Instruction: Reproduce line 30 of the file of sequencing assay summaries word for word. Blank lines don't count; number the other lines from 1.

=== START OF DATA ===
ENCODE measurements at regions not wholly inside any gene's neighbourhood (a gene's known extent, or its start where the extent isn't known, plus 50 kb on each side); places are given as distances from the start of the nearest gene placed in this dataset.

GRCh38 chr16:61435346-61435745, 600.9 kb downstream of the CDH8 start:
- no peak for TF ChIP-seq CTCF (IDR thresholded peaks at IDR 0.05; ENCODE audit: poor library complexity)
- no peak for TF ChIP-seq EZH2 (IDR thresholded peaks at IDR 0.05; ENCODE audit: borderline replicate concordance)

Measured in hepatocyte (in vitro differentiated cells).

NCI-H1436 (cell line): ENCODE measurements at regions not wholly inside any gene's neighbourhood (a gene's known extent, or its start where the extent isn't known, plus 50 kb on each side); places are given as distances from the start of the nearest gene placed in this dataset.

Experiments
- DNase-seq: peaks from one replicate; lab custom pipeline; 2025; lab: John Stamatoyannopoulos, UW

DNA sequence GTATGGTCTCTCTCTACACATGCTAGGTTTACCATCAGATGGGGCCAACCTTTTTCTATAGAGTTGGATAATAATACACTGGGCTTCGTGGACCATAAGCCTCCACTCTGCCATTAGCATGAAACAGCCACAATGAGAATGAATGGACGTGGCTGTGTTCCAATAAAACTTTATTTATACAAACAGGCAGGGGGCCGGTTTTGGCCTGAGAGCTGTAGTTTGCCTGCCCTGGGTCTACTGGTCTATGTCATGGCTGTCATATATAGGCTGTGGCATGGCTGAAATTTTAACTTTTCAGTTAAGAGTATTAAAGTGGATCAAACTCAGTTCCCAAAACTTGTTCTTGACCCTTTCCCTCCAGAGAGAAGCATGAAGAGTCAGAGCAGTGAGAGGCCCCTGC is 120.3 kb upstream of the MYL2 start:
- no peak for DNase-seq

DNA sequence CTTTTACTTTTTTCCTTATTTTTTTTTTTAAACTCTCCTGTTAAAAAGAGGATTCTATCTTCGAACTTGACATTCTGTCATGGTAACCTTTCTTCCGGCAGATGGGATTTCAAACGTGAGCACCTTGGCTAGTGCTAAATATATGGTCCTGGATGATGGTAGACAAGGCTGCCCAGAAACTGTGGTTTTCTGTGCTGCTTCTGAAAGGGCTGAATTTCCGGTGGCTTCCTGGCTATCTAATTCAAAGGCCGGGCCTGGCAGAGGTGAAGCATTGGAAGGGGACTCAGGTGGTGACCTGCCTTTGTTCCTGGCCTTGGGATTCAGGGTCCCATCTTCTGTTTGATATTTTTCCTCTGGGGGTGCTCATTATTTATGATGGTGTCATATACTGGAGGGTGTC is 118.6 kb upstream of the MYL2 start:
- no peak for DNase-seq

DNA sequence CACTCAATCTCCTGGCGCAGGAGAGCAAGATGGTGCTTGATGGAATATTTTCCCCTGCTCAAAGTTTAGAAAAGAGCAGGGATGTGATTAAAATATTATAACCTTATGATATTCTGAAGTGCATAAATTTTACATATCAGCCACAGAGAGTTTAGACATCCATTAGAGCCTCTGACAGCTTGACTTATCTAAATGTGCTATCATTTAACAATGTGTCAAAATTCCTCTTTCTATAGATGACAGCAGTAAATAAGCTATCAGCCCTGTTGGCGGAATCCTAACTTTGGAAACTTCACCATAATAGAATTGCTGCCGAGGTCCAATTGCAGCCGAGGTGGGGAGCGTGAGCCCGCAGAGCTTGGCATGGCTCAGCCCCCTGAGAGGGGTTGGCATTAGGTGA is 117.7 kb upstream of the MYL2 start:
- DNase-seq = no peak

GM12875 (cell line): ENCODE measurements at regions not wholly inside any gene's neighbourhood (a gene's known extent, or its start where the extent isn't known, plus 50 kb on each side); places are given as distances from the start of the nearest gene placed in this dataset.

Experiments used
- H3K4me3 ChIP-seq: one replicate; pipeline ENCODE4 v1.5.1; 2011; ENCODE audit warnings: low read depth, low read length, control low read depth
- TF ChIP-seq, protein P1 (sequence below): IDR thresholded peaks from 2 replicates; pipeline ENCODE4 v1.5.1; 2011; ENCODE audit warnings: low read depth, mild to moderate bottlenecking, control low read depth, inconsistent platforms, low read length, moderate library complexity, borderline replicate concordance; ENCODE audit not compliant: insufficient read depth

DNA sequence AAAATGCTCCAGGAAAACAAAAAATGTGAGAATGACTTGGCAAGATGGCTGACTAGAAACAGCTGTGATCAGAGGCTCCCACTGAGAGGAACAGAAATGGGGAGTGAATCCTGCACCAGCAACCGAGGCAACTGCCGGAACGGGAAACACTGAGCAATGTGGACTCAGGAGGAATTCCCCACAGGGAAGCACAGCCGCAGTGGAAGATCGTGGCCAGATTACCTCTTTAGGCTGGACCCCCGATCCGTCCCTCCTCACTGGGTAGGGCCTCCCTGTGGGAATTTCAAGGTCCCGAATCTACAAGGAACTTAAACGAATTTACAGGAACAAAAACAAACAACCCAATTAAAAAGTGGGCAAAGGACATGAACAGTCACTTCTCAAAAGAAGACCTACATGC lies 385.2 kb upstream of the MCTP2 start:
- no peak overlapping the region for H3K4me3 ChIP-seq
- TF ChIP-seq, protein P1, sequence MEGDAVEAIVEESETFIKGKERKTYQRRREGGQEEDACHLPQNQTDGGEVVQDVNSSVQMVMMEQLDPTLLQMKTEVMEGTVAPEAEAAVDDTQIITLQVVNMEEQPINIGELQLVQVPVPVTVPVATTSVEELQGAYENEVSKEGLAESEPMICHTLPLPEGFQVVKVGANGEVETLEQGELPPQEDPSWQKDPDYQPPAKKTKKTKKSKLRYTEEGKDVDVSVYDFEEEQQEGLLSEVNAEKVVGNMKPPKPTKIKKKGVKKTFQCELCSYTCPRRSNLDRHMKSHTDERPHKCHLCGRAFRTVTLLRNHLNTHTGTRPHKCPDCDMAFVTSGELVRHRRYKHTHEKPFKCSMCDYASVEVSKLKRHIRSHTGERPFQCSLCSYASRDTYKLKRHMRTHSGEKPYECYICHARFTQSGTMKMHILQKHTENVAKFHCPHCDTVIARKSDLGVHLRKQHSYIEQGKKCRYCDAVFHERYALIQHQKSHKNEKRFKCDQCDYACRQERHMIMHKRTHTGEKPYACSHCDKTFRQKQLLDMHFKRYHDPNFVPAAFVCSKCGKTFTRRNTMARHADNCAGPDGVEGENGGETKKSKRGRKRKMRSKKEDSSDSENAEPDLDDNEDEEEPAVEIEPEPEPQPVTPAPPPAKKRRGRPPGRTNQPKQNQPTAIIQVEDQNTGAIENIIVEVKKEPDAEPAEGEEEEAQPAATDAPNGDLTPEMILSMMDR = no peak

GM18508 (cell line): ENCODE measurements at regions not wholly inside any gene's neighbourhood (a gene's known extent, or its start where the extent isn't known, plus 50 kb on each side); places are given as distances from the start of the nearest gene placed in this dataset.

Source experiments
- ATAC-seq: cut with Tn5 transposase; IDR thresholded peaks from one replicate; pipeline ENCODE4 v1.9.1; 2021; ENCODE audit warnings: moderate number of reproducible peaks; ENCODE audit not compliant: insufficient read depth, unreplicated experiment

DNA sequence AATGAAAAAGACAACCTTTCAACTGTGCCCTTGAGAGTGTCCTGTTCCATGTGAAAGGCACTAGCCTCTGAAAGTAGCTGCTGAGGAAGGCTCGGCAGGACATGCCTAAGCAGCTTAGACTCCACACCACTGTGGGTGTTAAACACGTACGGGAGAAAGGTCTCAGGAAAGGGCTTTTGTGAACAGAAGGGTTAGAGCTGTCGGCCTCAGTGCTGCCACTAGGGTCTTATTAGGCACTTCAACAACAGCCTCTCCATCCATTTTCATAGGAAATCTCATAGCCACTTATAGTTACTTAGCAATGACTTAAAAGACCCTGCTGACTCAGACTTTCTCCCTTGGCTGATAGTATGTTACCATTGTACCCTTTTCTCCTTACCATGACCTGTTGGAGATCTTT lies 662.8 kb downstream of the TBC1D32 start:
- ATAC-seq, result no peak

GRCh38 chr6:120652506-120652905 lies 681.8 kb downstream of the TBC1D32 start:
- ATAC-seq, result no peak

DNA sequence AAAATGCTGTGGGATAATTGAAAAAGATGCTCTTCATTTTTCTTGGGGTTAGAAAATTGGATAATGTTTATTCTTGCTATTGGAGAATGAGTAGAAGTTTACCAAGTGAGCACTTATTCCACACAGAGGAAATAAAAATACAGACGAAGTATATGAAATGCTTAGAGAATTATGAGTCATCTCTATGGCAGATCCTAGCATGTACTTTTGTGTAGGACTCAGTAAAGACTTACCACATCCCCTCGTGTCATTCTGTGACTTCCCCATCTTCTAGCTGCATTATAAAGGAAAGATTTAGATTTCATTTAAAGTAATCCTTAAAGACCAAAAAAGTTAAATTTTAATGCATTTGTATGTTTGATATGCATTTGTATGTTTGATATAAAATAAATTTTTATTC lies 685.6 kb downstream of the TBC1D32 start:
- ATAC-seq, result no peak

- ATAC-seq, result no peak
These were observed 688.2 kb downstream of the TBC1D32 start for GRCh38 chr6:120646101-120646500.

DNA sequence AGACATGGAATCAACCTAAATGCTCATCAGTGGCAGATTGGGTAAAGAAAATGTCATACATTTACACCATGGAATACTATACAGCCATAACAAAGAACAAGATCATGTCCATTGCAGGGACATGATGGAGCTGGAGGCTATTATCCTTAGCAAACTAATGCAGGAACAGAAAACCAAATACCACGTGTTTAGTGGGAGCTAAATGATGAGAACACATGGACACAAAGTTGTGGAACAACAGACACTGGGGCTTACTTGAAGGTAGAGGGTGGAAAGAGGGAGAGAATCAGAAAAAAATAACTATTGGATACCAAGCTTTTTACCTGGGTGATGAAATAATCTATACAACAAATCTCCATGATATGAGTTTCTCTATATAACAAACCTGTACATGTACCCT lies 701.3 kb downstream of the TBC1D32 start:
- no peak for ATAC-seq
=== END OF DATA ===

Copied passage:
- ATAC-seq, result no peak